The Façade of Blue Chicago

Where the Music Continues after the Chicago Blues Festival

14 Comments

  1. Sadly, I think most people are still very unaware of Local Number Portability. Phone companies don’t advertise it unless you’re shopping for new service. They don’t want existing customers to know they can dump their phone company, but keep their phone number. They also do everything they can to try and make it a lengthy process.

    I just got a 212 number from a landline company in Manhattan, and I’m in the process of porting it to a cell phone. I feel like I’m getting a new car or something. It’s very exciting!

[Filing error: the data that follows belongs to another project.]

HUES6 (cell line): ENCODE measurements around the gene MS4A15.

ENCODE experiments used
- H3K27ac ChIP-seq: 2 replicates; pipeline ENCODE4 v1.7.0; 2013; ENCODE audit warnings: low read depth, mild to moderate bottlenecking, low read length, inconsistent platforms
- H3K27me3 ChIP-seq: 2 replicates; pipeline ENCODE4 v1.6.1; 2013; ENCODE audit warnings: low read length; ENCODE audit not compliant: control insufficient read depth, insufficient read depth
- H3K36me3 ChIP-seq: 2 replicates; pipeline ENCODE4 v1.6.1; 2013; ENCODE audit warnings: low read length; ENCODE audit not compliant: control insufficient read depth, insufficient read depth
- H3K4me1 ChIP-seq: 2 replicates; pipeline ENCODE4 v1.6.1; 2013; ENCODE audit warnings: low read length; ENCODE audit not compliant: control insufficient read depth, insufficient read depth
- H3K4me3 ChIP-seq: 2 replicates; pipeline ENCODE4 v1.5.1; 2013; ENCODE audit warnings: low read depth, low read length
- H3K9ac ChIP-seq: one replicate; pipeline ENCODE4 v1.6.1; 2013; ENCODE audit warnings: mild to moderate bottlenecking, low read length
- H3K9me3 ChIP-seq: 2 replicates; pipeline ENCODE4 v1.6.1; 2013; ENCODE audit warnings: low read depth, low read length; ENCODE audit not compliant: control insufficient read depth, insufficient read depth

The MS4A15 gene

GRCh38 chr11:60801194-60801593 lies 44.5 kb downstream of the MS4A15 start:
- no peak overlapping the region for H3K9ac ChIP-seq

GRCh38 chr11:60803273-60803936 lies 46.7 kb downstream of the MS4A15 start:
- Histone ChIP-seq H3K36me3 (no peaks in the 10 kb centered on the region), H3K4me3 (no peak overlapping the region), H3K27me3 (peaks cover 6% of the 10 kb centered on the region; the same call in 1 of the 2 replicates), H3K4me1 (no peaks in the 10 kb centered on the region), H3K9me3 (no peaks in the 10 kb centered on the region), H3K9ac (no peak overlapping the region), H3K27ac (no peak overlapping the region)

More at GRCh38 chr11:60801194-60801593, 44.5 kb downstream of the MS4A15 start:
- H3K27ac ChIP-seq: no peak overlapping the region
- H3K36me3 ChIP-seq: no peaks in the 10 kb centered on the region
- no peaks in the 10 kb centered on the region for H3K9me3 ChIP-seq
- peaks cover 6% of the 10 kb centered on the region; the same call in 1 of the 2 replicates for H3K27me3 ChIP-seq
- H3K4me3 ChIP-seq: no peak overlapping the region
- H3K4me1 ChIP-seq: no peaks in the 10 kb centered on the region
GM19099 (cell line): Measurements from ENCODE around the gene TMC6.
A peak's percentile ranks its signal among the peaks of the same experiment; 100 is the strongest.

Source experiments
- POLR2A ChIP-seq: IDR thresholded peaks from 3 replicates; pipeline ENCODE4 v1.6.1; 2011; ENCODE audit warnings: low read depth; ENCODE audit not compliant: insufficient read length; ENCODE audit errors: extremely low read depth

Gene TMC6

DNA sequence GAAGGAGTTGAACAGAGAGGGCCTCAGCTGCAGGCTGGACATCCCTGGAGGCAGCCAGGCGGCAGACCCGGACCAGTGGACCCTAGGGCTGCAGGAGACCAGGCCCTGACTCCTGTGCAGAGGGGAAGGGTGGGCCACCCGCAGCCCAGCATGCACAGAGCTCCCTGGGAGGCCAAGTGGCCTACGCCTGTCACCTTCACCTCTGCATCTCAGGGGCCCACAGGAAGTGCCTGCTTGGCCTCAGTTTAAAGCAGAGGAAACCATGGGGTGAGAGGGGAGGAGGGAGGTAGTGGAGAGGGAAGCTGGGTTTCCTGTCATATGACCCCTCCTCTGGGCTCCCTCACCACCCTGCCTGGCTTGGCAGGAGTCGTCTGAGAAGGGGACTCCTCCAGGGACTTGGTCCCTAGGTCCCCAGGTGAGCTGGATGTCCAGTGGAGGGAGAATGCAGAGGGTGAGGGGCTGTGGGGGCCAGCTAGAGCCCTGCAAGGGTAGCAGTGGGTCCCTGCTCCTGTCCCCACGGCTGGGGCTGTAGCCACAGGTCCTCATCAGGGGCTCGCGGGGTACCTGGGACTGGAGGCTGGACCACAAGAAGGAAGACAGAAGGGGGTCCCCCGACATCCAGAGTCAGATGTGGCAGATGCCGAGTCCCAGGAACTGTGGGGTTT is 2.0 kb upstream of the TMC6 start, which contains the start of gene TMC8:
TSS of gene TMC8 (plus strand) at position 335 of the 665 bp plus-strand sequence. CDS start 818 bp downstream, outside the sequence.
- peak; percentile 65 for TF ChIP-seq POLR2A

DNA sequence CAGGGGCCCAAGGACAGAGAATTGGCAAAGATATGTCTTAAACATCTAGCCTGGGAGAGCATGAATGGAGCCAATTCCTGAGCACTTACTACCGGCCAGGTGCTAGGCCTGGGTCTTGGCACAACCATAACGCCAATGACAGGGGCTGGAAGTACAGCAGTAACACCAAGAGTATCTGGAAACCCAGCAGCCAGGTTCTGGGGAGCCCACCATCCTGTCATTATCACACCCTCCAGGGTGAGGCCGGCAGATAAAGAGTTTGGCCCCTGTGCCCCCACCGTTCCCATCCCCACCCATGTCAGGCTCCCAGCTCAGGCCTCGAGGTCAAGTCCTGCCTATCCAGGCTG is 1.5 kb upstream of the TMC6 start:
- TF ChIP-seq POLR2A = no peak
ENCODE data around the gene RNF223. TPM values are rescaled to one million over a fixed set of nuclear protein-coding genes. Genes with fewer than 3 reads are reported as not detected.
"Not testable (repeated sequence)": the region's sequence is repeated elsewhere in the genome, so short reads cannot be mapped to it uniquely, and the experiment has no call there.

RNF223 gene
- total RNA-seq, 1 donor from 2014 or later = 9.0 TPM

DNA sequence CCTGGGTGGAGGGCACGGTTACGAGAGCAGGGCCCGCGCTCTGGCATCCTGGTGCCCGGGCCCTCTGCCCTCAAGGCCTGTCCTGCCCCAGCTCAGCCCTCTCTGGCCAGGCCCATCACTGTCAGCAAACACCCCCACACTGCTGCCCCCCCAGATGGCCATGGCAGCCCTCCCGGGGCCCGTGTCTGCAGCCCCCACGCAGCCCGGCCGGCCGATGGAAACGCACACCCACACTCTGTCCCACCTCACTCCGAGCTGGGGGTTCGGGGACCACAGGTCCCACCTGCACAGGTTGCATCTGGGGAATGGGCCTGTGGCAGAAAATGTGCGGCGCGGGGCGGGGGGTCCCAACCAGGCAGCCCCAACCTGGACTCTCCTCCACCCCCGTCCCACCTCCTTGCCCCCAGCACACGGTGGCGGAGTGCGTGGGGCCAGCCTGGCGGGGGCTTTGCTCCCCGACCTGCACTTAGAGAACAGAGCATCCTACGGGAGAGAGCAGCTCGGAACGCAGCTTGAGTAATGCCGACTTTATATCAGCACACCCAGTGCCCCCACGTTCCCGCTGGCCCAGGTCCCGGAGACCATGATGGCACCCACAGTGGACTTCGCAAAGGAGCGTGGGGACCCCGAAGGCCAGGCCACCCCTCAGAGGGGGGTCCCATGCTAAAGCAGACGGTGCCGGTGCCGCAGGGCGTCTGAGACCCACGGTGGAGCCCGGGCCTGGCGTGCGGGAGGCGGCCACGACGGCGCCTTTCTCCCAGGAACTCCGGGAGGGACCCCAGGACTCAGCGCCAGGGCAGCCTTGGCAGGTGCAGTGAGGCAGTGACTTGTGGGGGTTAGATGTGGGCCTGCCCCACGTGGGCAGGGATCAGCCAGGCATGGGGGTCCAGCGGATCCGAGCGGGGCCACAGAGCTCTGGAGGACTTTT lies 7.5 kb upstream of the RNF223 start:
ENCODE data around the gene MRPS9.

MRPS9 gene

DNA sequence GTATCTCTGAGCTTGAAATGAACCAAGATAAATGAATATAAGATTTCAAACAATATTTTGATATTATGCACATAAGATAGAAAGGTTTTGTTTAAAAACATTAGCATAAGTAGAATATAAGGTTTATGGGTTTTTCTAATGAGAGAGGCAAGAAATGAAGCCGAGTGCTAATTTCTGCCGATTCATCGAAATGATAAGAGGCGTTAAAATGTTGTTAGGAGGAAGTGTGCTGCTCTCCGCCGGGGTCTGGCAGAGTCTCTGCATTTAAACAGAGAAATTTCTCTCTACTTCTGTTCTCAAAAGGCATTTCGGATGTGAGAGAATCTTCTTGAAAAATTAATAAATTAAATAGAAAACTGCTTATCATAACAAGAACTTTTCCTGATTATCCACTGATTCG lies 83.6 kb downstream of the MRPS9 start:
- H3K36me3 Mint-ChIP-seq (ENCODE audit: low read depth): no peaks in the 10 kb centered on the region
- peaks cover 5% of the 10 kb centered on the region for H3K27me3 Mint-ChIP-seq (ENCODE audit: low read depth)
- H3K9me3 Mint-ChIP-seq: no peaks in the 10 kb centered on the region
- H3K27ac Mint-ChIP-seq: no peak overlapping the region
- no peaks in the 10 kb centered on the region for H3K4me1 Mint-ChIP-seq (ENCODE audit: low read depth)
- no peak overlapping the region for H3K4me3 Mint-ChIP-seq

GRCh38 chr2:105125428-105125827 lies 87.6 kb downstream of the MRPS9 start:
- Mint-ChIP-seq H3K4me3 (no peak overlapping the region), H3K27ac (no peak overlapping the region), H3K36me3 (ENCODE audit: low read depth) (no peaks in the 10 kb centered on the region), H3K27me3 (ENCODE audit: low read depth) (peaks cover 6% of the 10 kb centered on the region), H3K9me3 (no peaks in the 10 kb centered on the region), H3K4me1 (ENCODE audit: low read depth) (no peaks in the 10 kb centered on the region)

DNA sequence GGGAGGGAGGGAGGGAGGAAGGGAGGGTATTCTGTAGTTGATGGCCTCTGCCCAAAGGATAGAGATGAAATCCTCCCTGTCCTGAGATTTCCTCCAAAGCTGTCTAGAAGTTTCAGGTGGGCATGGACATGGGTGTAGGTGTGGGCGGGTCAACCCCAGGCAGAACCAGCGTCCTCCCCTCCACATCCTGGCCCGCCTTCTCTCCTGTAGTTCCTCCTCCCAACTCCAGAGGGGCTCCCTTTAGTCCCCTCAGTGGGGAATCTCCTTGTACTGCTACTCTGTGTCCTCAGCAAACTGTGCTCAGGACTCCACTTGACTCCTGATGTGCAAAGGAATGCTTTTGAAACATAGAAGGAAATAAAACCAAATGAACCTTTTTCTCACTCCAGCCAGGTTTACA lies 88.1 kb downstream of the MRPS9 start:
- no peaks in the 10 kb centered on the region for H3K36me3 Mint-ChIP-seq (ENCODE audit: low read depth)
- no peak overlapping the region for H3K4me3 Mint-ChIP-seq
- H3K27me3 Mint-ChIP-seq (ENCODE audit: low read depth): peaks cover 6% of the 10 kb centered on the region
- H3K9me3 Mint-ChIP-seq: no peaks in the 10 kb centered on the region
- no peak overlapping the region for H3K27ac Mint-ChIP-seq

2. I think it would be great for all of us to get a number and use it anywhere we want, cell, fixed, etc

  3. Hey, guys
    If you want to 212 cell phone number, pls contact with me at becker.goodman@gmail.com

  4. I’ve had a 212 cell phone since 2004. I got it the same way you did. I had to wait three months for the number to be ported, though. They said it takes longer to port land lines and kept offering to assign me another number so I could start using my phone, but I held firm.

  5. I do have an att cell phone with a 212 area code, I live on the UWS in Manhattan nearby Lincoln Center. I have to move abroad and I’m wandering if I could “freeze” my 212 cellphone account (I was told no by att wireless) or if it is possible to sell my number and how much could I get for it.

    Thanks

  6. to JC –

    I’ll buy your 212 ASAP! contact me at bites-the-dust@hotmail.com